Crash Course: The Aerial Basics class at Spark Yoga is a 75-minute introduction to the fundamentals of aerial yoga. It’s a required class for anyone walking through the door for the first time. The class focuses a lot of attention on learning to get in and out of the hammock, and also how to master some basic yoga moves while in the silks. But don’t think that means it’s a walk in the park – aerial yoga requires a lot of upper body and core strength. For a full list of class times, check out the Spark Yoga schedule.[line] [left]where: 2201 N Pershing Dr. | Arlington
bring: open mind
perks: very small class size, free parking, locker service, showers, changing room
sweat score: 6 out of 10[/left][right]wear: solid colored clothing with no “dizzying” patterns and no zippers
cost: $30 drop-in [/right][line]
I have never been one of those people who walked out of a yoga class (hot or not), and said, “wow that was a good workout.” Rather, “I pick things up, I put them down” has generally governed my fitness methodology. That isn’t to say that yoga isn’t challenging. I am made of corners, not curves, and frankly look like Frankenstein’s monster when performing any of the standard yoga poses. Additionally, the energy flow bit is difficult for me to wrap my head around as I am more accustomed to friends of mine speculating on my lack of manliness because of failure to complete a lift.
Sufficed to say, aerial yoga at Spark Yoga was certainly a new horizon.
The studio itself is worth noting, because it does separate itself from other studios I’ve visited. Most of the yoga studios don’t have much beyond the space itself. Spark Yoga is different in that it includes FREE 4 hour parking, FREE locker service, showers and changing rooms.
Aerial yoga focuses on alignment and core stability, and has been recommended by many as a way of dealing with lower back issues. It uses a large, silk hammock suspended from the ceiling a few feet above the ground, lowered or raised depending on your hip height. Making sure that the hammock is adjusted properly prevents injury and provides you with the appropriate amount of assistance or resistance (depending on the pose or stretch).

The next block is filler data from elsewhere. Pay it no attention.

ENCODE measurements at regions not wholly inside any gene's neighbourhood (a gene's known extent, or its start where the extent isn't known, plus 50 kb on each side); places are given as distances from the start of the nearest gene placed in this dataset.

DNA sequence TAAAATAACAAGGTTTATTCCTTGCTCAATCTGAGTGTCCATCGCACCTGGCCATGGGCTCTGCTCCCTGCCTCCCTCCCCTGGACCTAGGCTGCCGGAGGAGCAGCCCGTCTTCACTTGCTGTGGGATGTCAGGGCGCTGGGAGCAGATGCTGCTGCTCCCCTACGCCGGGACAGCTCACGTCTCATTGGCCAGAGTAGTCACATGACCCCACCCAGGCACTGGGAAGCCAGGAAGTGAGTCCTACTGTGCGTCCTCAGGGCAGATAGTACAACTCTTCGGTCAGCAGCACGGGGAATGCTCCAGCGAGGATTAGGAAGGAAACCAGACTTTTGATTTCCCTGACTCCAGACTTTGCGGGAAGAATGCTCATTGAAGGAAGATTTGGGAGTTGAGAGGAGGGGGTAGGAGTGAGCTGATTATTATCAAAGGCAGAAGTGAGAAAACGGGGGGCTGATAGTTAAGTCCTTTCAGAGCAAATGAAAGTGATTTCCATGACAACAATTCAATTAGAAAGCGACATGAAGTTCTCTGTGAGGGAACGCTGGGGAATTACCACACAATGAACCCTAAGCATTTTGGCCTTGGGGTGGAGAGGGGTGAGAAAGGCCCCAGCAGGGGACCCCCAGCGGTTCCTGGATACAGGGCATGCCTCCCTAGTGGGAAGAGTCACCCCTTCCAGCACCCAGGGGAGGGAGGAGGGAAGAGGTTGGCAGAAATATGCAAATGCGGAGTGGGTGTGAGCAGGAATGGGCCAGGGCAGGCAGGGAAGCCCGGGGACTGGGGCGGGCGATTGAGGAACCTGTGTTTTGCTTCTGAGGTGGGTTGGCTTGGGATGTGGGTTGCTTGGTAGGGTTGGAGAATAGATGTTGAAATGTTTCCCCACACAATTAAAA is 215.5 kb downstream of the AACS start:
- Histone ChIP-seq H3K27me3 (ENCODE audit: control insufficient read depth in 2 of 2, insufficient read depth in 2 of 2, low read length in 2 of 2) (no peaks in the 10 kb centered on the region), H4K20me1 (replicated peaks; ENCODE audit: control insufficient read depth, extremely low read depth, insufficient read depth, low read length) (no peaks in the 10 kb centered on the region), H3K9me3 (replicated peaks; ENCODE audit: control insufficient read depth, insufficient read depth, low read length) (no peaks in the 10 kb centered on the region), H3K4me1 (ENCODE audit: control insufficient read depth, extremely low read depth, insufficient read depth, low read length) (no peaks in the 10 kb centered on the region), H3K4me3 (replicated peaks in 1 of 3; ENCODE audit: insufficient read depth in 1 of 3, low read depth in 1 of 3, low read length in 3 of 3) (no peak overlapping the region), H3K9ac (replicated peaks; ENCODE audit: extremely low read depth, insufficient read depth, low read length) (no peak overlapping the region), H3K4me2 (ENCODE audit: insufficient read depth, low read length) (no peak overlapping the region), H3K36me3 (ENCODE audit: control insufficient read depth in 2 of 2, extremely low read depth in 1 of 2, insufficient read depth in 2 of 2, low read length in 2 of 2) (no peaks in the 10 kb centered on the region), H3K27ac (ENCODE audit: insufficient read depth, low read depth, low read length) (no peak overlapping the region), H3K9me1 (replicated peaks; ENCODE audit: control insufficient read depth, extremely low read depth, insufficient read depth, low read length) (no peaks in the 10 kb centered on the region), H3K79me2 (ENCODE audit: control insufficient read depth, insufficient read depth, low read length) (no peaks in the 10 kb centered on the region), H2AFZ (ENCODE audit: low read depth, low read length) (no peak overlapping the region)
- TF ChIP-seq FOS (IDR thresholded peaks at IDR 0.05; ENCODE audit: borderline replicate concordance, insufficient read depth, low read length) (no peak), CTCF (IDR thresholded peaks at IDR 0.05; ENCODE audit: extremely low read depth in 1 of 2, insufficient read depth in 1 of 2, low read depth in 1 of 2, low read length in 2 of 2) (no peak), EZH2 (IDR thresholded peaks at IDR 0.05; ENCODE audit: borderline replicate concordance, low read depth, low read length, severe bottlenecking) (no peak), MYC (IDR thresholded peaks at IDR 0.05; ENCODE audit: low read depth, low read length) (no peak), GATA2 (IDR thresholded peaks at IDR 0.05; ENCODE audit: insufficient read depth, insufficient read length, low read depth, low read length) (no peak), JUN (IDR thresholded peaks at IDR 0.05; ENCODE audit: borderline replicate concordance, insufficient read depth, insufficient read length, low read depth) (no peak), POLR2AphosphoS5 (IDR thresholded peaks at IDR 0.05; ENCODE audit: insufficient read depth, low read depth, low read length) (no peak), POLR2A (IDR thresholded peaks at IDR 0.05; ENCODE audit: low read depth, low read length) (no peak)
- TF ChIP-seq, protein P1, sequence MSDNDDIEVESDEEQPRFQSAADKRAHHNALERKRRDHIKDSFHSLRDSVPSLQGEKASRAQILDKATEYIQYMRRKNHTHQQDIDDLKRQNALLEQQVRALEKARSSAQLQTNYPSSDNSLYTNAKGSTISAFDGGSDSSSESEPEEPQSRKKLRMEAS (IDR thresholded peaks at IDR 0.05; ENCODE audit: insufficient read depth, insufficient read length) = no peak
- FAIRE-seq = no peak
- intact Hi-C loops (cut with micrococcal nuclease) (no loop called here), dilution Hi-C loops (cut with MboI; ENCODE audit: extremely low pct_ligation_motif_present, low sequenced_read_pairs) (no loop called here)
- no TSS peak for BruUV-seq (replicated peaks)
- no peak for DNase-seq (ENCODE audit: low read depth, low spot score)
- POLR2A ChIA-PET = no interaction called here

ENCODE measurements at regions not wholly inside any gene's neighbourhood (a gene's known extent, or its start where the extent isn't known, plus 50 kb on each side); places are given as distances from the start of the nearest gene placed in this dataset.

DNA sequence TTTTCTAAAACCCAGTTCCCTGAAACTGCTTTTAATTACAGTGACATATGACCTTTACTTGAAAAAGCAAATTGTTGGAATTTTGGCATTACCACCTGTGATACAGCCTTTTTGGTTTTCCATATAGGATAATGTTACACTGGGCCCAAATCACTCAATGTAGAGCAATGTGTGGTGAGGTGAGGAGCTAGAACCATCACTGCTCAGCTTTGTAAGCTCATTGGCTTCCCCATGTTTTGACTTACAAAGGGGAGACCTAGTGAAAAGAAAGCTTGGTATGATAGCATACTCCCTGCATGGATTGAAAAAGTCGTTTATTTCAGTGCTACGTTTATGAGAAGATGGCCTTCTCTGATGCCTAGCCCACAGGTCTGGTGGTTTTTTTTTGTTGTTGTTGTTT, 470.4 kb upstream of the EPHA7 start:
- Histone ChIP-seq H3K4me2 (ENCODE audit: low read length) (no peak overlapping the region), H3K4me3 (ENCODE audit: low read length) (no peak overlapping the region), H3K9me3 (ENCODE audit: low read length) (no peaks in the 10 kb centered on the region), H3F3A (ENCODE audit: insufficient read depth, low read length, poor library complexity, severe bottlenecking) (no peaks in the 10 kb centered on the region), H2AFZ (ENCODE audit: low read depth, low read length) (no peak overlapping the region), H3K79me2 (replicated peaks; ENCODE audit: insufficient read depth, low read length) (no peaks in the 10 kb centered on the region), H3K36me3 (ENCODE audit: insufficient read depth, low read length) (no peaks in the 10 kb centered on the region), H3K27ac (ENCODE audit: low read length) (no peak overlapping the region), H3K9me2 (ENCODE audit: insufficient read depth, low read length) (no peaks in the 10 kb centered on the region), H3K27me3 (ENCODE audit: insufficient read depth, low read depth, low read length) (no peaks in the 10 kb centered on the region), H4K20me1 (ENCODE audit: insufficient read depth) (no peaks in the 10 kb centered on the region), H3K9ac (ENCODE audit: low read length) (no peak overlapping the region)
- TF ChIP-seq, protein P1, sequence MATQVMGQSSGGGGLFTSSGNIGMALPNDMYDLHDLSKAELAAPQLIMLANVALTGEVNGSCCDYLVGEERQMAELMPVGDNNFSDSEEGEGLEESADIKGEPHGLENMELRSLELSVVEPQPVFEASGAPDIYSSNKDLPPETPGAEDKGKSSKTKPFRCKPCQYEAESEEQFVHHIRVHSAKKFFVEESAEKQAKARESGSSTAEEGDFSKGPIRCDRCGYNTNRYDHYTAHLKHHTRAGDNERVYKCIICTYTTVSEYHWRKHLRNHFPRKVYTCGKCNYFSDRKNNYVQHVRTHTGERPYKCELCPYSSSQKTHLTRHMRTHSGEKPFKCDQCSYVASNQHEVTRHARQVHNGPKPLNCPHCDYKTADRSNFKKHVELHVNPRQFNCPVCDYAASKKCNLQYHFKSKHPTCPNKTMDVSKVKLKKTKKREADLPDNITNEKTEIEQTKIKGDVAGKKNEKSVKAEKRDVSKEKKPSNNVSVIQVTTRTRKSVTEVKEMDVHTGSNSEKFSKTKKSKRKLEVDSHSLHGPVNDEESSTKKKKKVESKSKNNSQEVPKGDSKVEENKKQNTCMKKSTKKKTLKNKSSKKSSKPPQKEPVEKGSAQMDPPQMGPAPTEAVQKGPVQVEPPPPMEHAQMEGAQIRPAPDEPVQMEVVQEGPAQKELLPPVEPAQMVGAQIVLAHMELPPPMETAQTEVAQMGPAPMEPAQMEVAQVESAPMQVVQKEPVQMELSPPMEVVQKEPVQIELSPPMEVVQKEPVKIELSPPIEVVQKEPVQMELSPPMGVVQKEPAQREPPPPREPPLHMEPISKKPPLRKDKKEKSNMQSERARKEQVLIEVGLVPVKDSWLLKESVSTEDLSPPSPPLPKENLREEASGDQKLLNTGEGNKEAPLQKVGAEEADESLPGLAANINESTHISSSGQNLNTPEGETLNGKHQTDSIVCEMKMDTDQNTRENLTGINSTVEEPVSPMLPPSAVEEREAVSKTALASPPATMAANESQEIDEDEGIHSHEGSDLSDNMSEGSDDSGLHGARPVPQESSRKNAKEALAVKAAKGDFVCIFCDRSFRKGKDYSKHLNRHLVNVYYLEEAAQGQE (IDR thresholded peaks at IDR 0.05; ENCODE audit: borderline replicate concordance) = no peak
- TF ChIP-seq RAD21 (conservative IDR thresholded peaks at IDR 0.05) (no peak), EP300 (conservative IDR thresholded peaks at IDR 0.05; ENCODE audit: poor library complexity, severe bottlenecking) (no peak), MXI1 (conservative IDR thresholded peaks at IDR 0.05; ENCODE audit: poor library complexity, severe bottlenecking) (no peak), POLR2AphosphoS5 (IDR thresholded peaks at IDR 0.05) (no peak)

It’s been popularized by many celebrities, most notably Pink, whose 2010 Grammy performance of Glitter in the Air utilized a lot of aerial yoga. Stop reading if you think that I did any of that.
First timers must take the Spark Aerial Yoga Basics Class, which teaches the fundamentals. It’s not complicated, but there are some important things about getting into the hammock, its placement on your body, and how to stand up, that are key to understanding how aerial yoga works. As I am a first timer, I took the basics class on a Sunday afternoon at 4 PM.
We started the class with the fundamentals: getting in and out of the hammock, some beginner poses, and a meditation session. Once inside the hammock, you’re basically in this silk cocoon suspended from the ceiling. [pullquote width=”300″ float=”left”]I am made of corners, not curves, and frankly look like Frankenstein’s monster when performing any of the standard yoga poses.[/pullquote]As I noted before, the energy and flow piece is hard for me to partake, but once inside the hammock, I found it very relaxing and easy to detach from my surroundings. Most of the yoga classes I have taken lack the weightlessness of the hammock, and it’s easy to notice others around you, making it more difficult to focus on the meditation portion of the class.
I assumed that using the hammock would assist me with the poses, making them easier.
Spoiler alert: it didn’t. Yoga poses are difficult enough, but doing them while suspended in the hammock makes them even harder because of how much you are required to balance your own weight.
What was really unexpected is the focus on upper body and grip strength. Look forward to a lot of pull ups in and out of the hammock. In my own training, I have used towels to perform pull ups as a way of developing grip strength. Gripping handfuls of the hammock in “true grip” provided the same resistance.
While I didn’t get to look as graceful as Pink, I was able to do some cool things with the hammock. Poses like swan allow you recruit a lot of your core, and I saw a lot of similarities between that and some of the static holds that are being used in advanced calisthenics classes.
The hammock allows you to progress at your own pace, recruiting as much or as little assistance as possible. For me, I could definitely use the hammock to work on my front and back levers.
So if a lot of advanced yoga poses are somewhat intimidating to you, you might want to give aerial yoga a try. It allows you to focus on the basic poses while trying other, more advances moves, and developing the “kinesthetic awareness” needed to complete more difficult moves on your own. On top of all of that, it looks really good on Instagram.